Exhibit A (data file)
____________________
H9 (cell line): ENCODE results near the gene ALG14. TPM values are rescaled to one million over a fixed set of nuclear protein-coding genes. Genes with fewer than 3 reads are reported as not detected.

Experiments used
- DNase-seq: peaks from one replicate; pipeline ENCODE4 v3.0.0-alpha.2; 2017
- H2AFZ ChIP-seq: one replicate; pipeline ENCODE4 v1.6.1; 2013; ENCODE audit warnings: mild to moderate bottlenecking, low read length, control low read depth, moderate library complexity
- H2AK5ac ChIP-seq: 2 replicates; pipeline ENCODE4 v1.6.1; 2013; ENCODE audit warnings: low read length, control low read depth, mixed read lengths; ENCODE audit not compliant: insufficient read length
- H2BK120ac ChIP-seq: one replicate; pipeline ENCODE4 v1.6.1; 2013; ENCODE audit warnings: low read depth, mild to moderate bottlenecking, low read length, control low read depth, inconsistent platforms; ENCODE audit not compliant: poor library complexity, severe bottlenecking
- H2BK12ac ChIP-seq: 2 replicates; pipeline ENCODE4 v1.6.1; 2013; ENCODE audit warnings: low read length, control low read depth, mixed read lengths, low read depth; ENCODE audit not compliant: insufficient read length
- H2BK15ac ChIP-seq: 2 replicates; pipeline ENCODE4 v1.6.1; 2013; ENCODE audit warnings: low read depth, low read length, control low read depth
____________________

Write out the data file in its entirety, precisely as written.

H9 (cell line): ENCODE results near the gene ALG14. TPM values are rescaled to one million over a fixed set of nuclear protein-coding genes. Genes with fewer than 3 reads are reported as not detected.

Experiments used
- DNase-seq: peaks from one replicate; pipeline ENCODE4 v3.0.0-alpha.2; 2017
- H2AFZ ChIP-seq: one replicate; pipeline ENCODE4 v1.6.1; 2013; ENCODE audit warnings: mild to moderate bottlenecking, low read length, control low read depth, moderate library complexity
- H2AK5ac ChIP-seq: 2 replicates; pipeline ENCODE4 v1.6.1; 2013; ENCODE audit warnings: low read length, control low read depth, mixed read lengths; ENCODE audit not compliant: insufficient read length
- H2BK120ac ChIP-seq: one replicate; pipeline ENCODE4 v1.6.1; 2013; ENCODE audit warnings: low read depth, mild to moderate bottlenecking, low read length, control low read depth, inconsistent platforms; ENCODE audit not compliant: poor library complexity, severe bottlenecking
- H2BK12ac ChIP-seq: 2 replicates; pipeline ENCODE4 v1.6.1; 2013; ENCODE audit warnings: low read length, control low read depth, mixed read lengths, low read depth; ENCODE audit not compliant: insufficient read length
- H2BK15ac ChIP-seq: 2 replicates; pipeline ENCODE4 v1.6.1; 2013; ENCODE audit warnings: low read depth, low read length, control low read depth